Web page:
The worst time to panic is when you are laid off and lose your main source of income. We live in a new and powerful era of communication, one where we can find support, gather news, and network without ever leaving our computers. The following collection of websites has been put together as a comprehensive resource for anybody who has lost their job and is looking to get back on their feet again. Our hope is that this post will be a hub for finding support and financial resources.
Have an important site to add? Please help us out by adding it in the comments.
Step 1: Find Support and Recover
eHow has a massive collection of articles that can help you learn everything from how to support a laid off spouse to how to claim unemployment benefits. It’s tough to find the quality articles, so here is a good starter pack:
2. About.com: Job Searching:
About has a similar set of articles, but focuses more on tasks such as acquiring unemployment benefits and how to file for them.
LaidOffCamp is a movement to bring anyone who has lost their job or is self-employed together to discuss topics that are important to the laid off – living on tight budgets, becoming a freelancer, and more. The first LaidOffCamp is in San Francisco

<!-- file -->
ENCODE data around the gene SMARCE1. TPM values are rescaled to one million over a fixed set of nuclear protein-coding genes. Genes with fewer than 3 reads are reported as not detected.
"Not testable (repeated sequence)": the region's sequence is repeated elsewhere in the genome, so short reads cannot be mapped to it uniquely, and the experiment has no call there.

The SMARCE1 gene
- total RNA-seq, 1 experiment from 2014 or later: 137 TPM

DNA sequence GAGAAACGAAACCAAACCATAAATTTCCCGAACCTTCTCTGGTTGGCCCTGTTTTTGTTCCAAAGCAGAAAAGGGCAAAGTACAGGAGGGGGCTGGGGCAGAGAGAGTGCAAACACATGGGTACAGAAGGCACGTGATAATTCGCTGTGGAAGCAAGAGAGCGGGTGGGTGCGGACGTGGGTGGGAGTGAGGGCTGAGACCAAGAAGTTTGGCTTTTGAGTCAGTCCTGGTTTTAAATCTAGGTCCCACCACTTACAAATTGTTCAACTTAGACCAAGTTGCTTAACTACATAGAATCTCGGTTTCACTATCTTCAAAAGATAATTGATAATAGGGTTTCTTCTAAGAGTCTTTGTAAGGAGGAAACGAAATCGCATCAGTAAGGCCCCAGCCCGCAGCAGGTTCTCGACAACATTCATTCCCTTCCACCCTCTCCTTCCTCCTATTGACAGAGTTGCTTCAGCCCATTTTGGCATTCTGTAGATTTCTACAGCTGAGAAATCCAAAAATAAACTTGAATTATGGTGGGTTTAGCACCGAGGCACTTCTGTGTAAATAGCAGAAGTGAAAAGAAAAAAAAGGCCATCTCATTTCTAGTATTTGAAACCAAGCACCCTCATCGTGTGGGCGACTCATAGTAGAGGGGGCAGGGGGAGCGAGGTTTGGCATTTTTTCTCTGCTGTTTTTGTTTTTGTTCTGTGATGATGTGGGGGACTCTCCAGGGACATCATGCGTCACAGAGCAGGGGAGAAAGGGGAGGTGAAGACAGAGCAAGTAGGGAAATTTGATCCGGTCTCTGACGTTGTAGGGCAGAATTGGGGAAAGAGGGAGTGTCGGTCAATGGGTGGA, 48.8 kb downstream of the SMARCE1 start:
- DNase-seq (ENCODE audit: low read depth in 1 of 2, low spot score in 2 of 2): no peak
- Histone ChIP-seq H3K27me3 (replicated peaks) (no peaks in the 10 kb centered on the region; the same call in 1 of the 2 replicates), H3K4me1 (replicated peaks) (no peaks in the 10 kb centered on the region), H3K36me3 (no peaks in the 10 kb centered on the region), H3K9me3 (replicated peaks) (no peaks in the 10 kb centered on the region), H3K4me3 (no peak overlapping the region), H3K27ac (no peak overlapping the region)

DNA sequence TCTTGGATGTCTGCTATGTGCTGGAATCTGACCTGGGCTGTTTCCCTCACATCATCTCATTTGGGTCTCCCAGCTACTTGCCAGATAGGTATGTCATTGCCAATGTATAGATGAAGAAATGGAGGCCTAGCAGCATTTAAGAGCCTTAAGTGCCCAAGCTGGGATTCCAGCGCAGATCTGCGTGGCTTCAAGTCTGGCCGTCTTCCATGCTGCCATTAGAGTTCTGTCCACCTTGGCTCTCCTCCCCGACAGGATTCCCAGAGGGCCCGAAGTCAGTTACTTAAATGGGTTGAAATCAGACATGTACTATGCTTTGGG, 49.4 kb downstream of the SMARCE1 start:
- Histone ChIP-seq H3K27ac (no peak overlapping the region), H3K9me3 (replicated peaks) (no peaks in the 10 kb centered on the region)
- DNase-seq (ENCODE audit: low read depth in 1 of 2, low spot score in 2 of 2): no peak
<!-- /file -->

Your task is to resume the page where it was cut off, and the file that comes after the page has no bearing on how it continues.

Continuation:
on March 3rd.
4. Department of Labor Employment & Training Administration
: The DOL’s first resource for those laid off, it outlines ways to get benefits, provides fact sheets, and gives you contact information for your state. It’s a good resource.
5. I’m in like with you:
Seriously, relieve the stress by playing games for a few hours and indulging in the fun.
6 & 7. PlentyofFish and Okcupid:
You need to get your mind off of losing your job and get out of the house and meet people. If you’re single, there is no better way than dating. PlentyofFish and Okcupid are both free dating services, making it cheap to find a date. Just make sure to pick an affordable date; I suggest a trip to the zoo.
Now is the best time to pick up a hobby you’ve always wanted to do but never had time for. diddit is a relatively new social network for finding people who are doing the things you want to do. Use it to learn more or just find partners to go skydiving with.
Step 2: Manage Your Money and Stay Afloat
10. Department of Labor Health and Retirement Benefits Toolkit:
Another U.S. government website, this is the DoL’s job loss toolkit. It has fact sheets and publications on COBRA, pensions, and more.
Mint is a free